Oil prices dropped on Monday as the dollar firmed against rival currencies and in the wake of weak Chinese economic data, analysts said.
New York's main contract, West Texas Intermediate crude for delivery in April, shed $1.06 to $106.34 a barrel.
Brent North Sea crude for April was down 65 cents at $125.33 in early afternoon deals.
“The new week gets underway, crude oil prices are falling in harmony with the other commodities. The reason for this is the much firmer US dollar,” said Commerzbank analyst Carsten Fritsch.
“The better-than-expected US labour market data (last Friday) severely dampened hopes of renewed quantitative easing of US monetary policy, which had a positive impact on the US dollar and a negative impact on commodity prices.” An improving dollar makes raw materials such as oil more expensive for buyers holding weaker currencies.
Concerns over China's energy demand were meanwhile stoked after customs data released Saturday showed the economy swung to a trade deficit of $31.48 billion in February.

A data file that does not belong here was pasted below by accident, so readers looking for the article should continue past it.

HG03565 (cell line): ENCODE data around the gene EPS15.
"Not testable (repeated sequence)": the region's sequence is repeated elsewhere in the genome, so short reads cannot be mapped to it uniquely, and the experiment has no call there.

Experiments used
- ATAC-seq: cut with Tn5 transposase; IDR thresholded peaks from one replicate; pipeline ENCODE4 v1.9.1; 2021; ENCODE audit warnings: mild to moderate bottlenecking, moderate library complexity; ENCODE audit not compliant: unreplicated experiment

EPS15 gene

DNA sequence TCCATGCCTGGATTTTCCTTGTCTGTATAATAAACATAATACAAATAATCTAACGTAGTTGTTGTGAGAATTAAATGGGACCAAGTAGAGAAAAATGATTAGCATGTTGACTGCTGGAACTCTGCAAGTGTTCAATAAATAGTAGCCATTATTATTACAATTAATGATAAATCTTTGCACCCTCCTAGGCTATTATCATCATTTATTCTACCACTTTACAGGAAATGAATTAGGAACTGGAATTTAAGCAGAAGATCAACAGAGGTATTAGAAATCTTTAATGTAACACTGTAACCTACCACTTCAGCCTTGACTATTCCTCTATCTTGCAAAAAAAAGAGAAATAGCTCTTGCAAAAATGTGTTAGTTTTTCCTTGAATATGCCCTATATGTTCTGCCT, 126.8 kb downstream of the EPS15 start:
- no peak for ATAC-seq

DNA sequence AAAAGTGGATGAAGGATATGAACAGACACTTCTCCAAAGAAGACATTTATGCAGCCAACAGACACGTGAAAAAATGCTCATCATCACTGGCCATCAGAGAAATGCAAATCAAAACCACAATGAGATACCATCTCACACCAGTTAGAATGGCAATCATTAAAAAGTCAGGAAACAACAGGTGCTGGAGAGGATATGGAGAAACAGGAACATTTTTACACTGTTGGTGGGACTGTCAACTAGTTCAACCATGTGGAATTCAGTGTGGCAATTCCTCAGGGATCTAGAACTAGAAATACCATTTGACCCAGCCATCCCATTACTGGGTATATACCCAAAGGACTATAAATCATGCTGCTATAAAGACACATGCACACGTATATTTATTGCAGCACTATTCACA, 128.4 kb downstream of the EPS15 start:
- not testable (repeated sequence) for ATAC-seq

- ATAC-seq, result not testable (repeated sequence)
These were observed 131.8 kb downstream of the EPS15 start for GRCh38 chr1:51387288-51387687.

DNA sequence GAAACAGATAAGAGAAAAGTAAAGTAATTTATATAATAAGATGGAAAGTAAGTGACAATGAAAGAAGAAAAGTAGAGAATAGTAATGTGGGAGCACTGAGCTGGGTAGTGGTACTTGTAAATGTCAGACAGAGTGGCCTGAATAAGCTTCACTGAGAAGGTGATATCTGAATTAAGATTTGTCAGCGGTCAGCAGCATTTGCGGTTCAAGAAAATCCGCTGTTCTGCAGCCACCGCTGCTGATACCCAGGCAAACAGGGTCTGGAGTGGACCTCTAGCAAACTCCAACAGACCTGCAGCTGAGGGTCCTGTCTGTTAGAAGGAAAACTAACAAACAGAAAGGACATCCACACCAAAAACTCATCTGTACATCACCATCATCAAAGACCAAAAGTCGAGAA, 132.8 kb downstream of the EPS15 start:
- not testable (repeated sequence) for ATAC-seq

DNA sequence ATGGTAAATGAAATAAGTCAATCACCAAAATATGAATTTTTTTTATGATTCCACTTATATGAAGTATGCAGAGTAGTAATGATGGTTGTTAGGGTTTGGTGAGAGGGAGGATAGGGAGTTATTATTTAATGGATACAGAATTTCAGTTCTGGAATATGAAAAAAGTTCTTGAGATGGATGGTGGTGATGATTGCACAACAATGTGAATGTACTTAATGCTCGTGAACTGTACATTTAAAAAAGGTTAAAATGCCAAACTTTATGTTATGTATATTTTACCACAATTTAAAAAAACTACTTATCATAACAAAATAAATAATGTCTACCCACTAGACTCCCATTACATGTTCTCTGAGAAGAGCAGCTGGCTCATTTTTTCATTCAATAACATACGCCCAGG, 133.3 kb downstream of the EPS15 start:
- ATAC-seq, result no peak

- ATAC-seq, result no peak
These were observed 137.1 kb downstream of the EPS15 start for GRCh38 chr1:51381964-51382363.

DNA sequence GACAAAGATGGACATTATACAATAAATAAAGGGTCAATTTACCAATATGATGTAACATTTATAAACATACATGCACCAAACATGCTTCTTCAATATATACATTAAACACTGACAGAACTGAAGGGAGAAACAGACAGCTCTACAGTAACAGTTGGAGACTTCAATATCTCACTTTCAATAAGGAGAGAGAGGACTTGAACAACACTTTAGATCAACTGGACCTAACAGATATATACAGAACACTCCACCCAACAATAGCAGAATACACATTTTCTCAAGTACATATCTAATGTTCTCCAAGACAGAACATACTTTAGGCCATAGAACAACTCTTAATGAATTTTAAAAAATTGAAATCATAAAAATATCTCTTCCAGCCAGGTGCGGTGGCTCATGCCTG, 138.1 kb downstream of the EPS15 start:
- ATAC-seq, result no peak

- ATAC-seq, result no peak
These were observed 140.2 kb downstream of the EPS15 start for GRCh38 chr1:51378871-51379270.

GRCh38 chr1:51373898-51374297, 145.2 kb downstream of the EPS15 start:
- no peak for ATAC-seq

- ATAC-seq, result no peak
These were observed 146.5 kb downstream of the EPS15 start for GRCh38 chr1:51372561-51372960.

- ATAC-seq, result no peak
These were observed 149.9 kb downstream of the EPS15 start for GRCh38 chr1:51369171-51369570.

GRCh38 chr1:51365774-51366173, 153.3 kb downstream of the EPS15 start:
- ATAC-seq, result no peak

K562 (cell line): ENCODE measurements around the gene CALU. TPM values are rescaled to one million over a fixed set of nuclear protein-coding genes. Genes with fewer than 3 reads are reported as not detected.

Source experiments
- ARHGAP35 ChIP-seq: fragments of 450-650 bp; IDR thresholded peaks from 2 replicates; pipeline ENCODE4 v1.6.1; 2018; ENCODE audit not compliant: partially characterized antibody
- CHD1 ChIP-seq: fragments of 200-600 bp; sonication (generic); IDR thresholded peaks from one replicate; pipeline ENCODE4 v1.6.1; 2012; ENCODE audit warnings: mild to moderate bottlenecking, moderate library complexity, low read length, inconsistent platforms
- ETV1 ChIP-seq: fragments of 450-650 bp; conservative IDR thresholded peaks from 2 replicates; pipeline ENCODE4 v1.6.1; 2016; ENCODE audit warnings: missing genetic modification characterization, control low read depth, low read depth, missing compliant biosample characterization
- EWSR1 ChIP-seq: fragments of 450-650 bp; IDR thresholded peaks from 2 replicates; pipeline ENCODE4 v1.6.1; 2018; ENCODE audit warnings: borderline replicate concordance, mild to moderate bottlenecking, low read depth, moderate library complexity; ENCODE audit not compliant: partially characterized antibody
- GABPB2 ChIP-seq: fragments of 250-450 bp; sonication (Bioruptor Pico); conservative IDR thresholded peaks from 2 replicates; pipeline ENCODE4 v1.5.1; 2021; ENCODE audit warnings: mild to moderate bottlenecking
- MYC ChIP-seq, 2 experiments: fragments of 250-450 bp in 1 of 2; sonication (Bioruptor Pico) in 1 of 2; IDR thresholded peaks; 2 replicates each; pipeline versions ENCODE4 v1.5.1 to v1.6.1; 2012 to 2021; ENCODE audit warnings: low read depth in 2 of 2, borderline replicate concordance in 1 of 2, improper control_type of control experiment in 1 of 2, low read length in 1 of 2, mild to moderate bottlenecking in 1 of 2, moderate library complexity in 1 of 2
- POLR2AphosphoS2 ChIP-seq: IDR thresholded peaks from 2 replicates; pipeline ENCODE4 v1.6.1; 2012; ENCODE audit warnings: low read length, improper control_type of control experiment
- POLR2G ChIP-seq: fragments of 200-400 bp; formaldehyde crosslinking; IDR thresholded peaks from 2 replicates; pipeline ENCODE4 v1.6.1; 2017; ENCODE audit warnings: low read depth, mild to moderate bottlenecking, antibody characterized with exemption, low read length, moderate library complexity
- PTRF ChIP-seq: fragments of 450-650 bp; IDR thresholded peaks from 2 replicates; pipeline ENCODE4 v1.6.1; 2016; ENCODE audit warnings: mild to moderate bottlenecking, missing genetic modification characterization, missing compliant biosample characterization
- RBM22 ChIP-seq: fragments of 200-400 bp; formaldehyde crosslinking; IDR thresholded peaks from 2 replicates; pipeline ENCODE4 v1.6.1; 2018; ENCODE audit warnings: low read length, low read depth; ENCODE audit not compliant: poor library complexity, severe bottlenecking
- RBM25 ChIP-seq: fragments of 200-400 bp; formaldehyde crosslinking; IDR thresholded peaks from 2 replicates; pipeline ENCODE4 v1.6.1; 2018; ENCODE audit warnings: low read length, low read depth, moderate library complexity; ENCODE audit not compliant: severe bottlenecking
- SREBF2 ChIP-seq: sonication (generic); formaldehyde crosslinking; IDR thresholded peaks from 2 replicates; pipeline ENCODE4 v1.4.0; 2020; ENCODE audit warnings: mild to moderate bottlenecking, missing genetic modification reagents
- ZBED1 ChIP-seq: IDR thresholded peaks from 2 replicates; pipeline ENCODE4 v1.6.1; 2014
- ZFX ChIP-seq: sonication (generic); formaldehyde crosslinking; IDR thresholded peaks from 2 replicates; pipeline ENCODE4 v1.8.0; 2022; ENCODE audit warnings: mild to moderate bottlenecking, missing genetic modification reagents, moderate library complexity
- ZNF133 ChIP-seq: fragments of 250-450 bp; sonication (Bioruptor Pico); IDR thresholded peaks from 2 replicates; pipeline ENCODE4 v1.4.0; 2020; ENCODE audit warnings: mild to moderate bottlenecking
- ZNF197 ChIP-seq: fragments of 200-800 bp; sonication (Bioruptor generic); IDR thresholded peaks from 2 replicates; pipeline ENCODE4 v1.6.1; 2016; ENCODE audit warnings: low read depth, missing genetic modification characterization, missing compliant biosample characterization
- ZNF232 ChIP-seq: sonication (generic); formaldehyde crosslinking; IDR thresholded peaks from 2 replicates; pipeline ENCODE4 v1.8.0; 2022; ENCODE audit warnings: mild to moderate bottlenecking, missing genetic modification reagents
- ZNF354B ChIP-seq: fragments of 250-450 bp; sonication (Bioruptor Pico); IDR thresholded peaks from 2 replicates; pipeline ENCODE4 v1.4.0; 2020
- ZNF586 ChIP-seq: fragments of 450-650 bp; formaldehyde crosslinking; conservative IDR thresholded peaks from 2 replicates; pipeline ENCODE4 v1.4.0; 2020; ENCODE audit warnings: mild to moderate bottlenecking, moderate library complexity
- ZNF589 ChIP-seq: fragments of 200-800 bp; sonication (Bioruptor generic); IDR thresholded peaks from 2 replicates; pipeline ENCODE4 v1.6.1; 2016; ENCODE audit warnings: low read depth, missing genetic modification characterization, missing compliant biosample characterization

The deficit - which is the largest for at least 12 years - comes as demand continues to falter in China's key US and European export markets.
“There has been a pullback in oil prices, mostly as a reaction to the huge trade deficit in China in February and concerns over slower growth in China,” said Victor Shum, senior principal at Purvin and Gertz international energy consultants in Singapore.
The customs data follow figures Friday showing China's inflation rate slowed sharply in February and factory output growth also slipped.
China's weak figures outweighed bullish data showing that its monthly crude oil imports reached a record monthly high in February and US figures showing a further surge in jobs growth in the world's leading economy, analysts said.
It imported 23.64 million tonnes of crude oil last month, equivalent to 5.98 million barrels a day.
China is the world's biggest energy consumer, while the United States is the largest consumer of crude oil.